Anyway, I have digressed a bit. As I have stated, I think that this book is extremely readable and interesting and my only criticism is that she may have devoted a bit too much discussion as to what happened to the school bus passengers on Jamestown Island. Possibly, too much information here. Other than that, I recommend this book, especially to anyone who has lived or spent any amount of time in the areas affected (which is just about all of the Northeast U.S.)
by Chris Cleave, 2012, Simon & Shuster Audio, Read by Emilia Fox
This is the story of two female velodrome Olympic cyclists and their relationships. The story is somewhat interesting in that it portrays the stresses inherent in the lives of Olympic athletes. The novel, unfortunately, is only somewhat interesting and not really interesting. It just somehow doesn’t seem to rise to the next level of excitement. It’s not a bad story, however.
Persuasion, by Jane Austen, originally published posthumously in 1818, audiobook, 2001, read by Flo Gibson, Recorded Books, LLC, Prince Frederick, MD
I guess I just didn’t get this book. To me it was a redefinition of the word, “dithering.” The heroine, Ann Elliott, is in love with a naval officer, Captain Wentworth, and wants to marry him. Unfortunately, a family friend intervenes and puts the kibosh on the marriage. She encounters Captain Wentworth seven years later and, after many chapters of not much happening, he expresses his love of her again. They become happily engaged. End of story.
This book doesn’t seem to create the same level of tension between two would-be lovers that Pride and Prejudice does. I suspect that Jane Austen was failing in her later years to come up with something fresh and original. I don’t feel that she accomplished that in this, her last, novel.
by Vince Flynn, 2009, Simon & Shuster Audio, Read by George Guidall
I would like to be able to say that I liked this book, but when two days went by after I finished listening to it, I couldn’t remember a single thing about it except for one especially weak chapter. In this particular chapter, the hero of the book, Mitch Rapp, is testifying in a hearing by the Senate Intelligence Committee regarding the effectiveness of torture. The chairman of the committee is portrayed as a real dolt and when she challenges Rapp on his views regarding torture, he counters by charging that she is hypocritical because she supports abortion. Come on, Vince Flynn! Is this the best that Rapp can come up with? This was an incredibly weak performance on the part of our so-called hero.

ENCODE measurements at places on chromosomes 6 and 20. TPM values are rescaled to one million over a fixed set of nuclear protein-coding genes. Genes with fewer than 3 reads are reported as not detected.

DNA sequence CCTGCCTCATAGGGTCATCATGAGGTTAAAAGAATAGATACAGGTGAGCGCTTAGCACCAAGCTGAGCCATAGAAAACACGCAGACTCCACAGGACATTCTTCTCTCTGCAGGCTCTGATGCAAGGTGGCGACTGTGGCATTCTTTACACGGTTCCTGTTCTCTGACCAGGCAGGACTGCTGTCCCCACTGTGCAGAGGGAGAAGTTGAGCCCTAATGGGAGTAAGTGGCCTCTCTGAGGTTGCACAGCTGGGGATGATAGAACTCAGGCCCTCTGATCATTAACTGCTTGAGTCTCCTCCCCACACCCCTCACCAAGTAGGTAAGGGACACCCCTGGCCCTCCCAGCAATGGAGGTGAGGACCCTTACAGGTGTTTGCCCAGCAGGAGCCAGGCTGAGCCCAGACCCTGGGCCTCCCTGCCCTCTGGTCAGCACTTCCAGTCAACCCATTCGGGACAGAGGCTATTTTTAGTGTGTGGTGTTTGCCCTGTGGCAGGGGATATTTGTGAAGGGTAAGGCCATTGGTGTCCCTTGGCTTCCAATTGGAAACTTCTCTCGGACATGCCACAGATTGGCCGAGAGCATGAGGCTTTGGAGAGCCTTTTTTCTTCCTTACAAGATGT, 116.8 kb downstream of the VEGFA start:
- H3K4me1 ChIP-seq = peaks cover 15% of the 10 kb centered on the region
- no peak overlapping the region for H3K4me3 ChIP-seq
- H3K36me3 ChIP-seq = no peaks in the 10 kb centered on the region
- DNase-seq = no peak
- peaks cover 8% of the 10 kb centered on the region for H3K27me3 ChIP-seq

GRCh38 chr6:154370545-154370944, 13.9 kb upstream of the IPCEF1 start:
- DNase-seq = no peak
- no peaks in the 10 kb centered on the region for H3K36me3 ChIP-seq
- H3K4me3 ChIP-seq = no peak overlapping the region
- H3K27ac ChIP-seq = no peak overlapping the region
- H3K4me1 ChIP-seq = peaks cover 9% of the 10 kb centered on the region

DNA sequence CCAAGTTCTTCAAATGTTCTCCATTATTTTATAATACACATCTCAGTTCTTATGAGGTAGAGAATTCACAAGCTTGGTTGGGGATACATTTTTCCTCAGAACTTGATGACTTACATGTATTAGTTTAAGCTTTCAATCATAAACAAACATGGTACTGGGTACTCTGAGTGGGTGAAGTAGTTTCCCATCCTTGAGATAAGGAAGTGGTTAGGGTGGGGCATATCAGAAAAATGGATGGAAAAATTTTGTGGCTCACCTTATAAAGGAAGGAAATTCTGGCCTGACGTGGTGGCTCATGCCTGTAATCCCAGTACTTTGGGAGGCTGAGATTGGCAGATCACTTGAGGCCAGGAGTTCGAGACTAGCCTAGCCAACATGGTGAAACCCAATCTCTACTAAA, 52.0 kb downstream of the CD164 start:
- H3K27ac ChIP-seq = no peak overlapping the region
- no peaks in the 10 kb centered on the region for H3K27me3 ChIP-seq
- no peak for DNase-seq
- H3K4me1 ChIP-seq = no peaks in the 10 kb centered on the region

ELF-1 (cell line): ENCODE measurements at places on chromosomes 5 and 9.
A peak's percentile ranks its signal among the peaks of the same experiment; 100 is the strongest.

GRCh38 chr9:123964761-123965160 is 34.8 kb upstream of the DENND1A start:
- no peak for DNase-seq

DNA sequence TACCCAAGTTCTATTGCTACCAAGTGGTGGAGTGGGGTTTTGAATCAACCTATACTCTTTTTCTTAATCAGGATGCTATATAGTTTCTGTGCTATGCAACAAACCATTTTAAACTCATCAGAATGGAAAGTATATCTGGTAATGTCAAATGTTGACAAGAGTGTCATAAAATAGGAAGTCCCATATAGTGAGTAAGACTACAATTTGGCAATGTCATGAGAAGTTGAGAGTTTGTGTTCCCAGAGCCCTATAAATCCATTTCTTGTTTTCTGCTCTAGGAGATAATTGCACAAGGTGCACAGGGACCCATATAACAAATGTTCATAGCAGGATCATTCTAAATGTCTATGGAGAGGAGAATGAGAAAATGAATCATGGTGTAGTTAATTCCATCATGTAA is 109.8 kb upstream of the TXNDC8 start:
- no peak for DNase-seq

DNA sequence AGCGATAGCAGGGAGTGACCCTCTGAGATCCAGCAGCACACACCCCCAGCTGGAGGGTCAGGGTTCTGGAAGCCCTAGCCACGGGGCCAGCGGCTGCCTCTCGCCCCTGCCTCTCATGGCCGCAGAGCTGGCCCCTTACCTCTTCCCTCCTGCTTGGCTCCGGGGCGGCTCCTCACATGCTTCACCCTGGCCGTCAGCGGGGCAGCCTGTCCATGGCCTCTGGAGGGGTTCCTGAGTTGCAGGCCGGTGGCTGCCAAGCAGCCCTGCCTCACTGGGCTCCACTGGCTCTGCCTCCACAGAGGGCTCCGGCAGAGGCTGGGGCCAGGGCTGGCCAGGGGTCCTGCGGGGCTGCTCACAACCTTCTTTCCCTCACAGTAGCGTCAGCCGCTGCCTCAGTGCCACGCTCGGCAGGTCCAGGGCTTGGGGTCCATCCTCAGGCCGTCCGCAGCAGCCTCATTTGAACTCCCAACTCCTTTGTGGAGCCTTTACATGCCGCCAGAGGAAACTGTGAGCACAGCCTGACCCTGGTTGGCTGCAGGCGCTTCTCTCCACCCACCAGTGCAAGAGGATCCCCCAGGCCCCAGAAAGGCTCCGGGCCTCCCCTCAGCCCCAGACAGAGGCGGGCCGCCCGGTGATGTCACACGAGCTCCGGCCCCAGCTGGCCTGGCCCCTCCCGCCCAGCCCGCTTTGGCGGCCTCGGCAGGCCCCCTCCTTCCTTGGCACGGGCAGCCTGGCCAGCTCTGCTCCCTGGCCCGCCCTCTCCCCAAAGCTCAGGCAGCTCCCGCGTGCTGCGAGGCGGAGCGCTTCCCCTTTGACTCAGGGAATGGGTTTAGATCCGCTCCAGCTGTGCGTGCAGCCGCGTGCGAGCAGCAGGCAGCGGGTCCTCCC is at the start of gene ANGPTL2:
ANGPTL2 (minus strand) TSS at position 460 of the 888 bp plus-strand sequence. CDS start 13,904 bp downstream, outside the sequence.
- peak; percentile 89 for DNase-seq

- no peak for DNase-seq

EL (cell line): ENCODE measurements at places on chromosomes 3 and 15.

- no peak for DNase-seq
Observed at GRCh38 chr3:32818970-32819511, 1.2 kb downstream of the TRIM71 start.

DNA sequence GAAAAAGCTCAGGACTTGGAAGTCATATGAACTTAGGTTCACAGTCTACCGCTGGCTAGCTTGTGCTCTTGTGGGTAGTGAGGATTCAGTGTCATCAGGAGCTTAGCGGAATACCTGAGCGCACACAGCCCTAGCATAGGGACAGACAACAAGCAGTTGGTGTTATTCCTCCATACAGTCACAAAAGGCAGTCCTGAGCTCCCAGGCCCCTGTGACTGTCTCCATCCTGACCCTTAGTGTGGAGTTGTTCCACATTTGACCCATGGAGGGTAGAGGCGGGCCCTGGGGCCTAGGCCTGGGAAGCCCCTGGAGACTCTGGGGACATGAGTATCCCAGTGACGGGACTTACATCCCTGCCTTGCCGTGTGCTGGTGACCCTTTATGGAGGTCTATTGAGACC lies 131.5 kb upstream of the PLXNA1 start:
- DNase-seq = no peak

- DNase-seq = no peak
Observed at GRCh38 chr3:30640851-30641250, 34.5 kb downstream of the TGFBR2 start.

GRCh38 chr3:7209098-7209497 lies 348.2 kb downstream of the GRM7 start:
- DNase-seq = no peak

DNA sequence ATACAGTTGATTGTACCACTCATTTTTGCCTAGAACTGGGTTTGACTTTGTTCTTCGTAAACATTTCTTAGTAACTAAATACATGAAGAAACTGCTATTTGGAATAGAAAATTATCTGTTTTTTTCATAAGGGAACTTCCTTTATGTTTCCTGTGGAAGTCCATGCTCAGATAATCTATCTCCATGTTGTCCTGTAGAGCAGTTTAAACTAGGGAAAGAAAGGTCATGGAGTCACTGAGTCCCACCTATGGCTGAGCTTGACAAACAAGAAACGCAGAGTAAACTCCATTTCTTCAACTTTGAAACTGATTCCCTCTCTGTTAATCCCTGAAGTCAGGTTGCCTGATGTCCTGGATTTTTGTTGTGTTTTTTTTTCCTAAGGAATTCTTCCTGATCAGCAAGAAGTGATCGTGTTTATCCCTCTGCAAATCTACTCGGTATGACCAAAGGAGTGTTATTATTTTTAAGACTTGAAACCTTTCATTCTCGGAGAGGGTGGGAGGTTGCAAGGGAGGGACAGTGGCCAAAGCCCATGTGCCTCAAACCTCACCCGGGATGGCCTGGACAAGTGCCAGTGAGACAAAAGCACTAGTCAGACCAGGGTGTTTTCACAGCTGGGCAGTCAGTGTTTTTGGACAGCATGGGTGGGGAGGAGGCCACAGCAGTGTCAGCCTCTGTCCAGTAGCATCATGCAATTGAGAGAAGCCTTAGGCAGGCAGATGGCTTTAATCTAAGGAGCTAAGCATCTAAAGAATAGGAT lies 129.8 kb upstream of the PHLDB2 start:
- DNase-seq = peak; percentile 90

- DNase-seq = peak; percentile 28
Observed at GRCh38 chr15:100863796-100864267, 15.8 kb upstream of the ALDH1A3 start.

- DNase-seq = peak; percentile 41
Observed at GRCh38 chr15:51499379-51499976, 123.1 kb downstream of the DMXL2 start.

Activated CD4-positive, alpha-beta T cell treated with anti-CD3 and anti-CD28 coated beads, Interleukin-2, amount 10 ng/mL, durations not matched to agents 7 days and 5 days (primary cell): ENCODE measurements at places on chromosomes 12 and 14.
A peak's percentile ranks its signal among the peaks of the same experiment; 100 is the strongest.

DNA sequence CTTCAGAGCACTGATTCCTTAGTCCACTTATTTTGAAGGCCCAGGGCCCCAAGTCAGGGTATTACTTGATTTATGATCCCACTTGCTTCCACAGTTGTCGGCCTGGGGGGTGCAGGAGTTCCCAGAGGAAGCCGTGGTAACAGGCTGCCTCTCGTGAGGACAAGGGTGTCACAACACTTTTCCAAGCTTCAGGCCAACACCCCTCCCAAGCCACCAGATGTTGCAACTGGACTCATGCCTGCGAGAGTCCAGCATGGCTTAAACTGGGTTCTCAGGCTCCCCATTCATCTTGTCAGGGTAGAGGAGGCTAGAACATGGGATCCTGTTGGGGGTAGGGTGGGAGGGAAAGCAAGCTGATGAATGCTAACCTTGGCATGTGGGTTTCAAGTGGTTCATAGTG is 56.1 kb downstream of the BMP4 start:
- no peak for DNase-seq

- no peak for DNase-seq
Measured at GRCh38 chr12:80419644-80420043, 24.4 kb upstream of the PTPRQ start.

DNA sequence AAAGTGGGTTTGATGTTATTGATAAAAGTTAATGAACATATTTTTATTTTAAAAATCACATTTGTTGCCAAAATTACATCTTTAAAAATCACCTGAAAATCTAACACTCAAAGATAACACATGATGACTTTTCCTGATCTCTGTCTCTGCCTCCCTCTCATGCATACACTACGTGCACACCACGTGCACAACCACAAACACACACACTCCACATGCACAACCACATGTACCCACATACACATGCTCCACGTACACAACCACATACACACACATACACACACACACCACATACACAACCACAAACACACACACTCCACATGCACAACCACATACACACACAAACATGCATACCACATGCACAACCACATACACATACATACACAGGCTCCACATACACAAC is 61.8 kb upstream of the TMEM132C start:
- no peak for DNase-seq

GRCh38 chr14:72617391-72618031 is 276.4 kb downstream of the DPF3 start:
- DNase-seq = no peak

Other than that one passage, the whole book is one big mystery to me as to what it was about. Given that it created such a lasting impression for me, I guess I can’t say too much positive about it.
by Bill O’Reilly and Martin Dugard, 2011, Henry Holt and Company, LLC, New York
This is an attempt to make history exciting as it gets the reader inside of the heads of the individuals involved. It succeeds as entertainment but doesn’t add much to a story that’s already been told many times before. If you like light reading and don’t know much about history, this is a great book for you. Personally, as I put down the book, I felt disappointed that it didn’t provide something more.
Honor Bound, Terror on the F Train, by Steven R. Roberts, 2012, Rouge River Press, Dearborn, MI
This book is a story about a terrorist plot to blow up subway trains and a black Vietnam veteran, retired from the CIA, who is asked to go on a mission to thwart the plot. The fact that he has terminal cancer plays into his decision to accept this, his final mission.
The book has its good moments. The possibility of terror attacks on our subway system is realistic and the book has an unusual plot twist.
I also feel that the book has some weak points. I found that the physical action described in the passages toward the end of the book was a bit of a stretch for me and I thought that all the dialogue between the hero and villain was somewhat overdone. It reminded me a lot of the dialogue that Dan Brown inserts into some of the action scenes in his novels. This technique apparently is intended to make the reader believe just how evil the villain is, but, for me, it just bogs down the action. (An exception to this situation is the Hannibal Lecter movies where his dialogue really does send chills down my spine.)
The book is fairly well-written but there are some editing errors that occasionally detract from the work. Overall, the book is a pretty good read and is entertaining.